38. Simulating a Name-ValueStore by a TM • The TM uses one of several tapes to hold an arbitrarily large sequence of name-value pairs in the format #name*value#… • Mark, using a second track, the left end of the sequence. • A second tape can hold a name whose value we want to look up.

  39. Lookup • Starting at the left end of the store, compare the lookup name with each name in the store. • When we find a match, take what follows between the * and the next # as the value.

  40. Insertion • Suppose we want to insert name-value pair (n, v), or replace the current value associated with name n by v. • Perform lookup for name n. • If not found, add n*v# at the end of the store.

  41. Insertion – (2) • If we find #n*v’#, we need to replace v’ by v. • If v is shorter than v’, you can leave blanks to fill out the replacement. • But if v is longer than v’, you need to make room.

  42. Insertion – (3) • Use a third tape to copy everything from the first tape at or to the right of v’. • Mark the position of the * to the left of v’ before you do. • Copy from the third tape to the first, leaving enough room for v. • Write v where v’ was.

  43. Closure Properties of Recursive and RE Languages • Both closed under union, concatenation, star, reversal, intersection, inverse homomorphism. • Recursive closed under difference, complementation. • RE closed under homomorphism.

  44. Union • Let L1 = L(M1) and L2 = L(M2). • Assume M1 and M2 are single-semi-infinite-tape TM’s. • Construct 2-tape TM M to copy its input onto the second tape and simulate the two TM’s M1 and M2 each on one of the two tapes, “in parallel.”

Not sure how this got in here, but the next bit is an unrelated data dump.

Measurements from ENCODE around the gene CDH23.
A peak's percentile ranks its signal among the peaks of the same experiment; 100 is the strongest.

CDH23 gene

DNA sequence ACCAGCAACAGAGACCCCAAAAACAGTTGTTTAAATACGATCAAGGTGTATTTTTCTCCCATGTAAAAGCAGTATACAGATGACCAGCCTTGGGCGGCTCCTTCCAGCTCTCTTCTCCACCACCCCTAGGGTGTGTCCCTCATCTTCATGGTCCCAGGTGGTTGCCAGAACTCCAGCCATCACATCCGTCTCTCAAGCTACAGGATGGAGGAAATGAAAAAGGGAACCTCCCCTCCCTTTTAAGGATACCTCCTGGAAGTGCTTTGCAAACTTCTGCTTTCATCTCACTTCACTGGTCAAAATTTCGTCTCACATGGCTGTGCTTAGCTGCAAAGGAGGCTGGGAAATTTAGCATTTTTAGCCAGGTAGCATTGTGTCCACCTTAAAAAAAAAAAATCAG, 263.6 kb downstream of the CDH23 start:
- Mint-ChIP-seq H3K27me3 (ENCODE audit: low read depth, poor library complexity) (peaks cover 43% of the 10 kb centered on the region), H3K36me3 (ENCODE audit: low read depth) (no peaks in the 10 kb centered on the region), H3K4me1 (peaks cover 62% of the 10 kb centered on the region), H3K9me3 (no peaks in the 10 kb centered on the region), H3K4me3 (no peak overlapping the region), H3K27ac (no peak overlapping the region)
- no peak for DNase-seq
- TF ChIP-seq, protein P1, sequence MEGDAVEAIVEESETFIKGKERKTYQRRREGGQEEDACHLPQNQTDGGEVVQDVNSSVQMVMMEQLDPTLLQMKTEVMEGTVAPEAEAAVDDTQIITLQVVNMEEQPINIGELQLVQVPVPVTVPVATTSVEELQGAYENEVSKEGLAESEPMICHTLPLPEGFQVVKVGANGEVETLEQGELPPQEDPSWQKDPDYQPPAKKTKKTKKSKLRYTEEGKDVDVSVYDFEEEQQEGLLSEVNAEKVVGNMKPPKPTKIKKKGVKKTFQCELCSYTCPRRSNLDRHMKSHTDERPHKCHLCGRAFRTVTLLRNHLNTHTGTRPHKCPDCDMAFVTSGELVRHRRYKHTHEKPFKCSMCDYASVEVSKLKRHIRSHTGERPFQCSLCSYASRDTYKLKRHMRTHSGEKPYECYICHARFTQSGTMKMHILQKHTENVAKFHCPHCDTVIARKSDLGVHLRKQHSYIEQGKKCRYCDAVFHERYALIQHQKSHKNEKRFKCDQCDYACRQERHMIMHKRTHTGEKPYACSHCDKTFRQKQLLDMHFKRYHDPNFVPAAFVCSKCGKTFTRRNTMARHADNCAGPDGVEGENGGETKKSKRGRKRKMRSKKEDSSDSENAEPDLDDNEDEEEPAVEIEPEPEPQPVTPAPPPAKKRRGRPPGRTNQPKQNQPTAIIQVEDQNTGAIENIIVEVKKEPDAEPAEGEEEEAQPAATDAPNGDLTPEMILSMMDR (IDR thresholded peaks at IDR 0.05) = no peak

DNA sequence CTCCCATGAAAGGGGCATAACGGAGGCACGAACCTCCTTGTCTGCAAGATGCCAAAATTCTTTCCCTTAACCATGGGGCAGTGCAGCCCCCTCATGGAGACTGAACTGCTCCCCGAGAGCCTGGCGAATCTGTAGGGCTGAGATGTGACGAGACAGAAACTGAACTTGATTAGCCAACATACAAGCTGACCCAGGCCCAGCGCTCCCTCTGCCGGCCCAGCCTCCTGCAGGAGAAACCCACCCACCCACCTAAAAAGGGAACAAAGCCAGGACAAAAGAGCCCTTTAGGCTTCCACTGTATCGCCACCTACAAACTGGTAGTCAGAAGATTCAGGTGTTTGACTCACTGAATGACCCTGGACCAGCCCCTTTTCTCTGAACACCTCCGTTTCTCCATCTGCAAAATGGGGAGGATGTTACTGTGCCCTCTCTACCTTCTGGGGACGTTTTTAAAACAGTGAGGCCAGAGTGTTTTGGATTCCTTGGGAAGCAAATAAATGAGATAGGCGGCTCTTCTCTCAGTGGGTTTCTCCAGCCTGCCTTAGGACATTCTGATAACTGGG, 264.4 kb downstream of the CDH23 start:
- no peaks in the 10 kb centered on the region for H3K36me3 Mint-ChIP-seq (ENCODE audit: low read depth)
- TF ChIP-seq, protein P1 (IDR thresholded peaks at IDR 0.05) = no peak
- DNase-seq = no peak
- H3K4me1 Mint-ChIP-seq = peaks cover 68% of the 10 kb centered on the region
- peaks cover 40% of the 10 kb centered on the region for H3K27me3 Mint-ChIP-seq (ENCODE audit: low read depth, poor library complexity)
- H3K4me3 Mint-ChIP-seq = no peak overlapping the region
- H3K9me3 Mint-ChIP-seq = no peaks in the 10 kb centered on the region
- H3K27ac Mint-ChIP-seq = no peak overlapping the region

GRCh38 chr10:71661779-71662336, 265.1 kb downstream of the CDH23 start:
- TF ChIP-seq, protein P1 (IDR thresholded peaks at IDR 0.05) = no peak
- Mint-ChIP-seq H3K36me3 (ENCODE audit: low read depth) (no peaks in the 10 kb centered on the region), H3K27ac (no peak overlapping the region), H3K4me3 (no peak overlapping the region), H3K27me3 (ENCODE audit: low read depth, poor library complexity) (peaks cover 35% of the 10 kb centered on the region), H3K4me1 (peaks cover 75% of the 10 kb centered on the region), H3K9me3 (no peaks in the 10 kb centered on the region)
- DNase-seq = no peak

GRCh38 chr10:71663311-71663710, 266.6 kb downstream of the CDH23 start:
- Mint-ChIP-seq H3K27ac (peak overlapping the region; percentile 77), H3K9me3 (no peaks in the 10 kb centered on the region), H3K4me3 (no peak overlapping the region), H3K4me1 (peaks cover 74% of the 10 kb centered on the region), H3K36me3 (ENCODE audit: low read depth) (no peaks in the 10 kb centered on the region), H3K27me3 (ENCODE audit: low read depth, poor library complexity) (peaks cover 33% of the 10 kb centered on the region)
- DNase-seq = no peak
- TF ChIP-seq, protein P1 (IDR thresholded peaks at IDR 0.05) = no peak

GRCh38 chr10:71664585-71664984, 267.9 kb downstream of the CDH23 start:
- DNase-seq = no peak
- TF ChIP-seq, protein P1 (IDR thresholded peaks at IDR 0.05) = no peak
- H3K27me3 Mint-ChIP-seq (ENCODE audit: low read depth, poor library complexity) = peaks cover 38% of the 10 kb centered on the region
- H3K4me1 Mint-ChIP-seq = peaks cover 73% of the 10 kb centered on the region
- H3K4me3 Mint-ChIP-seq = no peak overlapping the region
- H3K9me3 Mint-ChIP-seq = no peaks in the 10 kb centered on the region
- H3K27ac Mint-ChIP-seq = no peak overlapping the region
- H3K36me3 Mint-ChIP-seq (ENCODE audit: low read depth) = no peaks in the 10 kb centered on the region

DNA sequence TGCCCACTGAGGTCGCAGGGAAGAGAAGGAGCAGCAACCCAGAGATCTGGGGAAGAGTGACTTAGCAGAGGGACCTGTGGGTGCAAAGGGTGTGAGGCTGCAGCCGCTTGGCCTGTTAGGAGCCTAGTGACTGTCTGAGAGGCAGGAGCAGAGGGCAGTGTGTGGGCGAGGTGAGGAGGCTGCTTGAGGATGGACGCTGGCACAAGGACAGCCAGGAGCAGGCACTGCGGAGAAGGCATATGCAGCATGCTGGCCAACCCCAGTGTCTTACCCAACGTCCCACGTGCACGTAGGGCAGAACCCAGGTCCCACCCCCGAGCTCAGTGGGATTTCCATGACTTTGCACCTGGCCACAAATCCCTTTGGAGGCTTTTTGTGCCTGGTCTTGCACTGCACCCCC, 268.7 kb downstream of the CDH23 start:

45. Union – (2) • Recursive languages: If M1 and M2 are both algorithms, then M will always halt in both simulations. • Accept if either accepts. • RE languages: accept if either accepts, but you may find both TM’s run forever without halting or accepting.

  46. Remember: = “halt without accepting Picture of Union/Recursive Accept M1 Reject OR Accept Input w M Accept M2 Reject AND Reject

  47. Picture of Union/RE Accept M1 OR Accept Input w M Accept M2

  48. Intersection/Recursive – Same Idea Accept M1 Reject AND Accept Input w M Accept M2 Reject OR Reject

  49. Intersection/RE Accept M1 AND Accept Input w M Accept M2

  50. Difference, Complement • Recursive languages: both TM’s will eventually halt. • Accept if M1 accepts and M2 does not. • Corollary: Recursive languages are closed under complementation. • RE Languages: can’t do it; M2 may never halt, so you can’t be sure input is in the difference.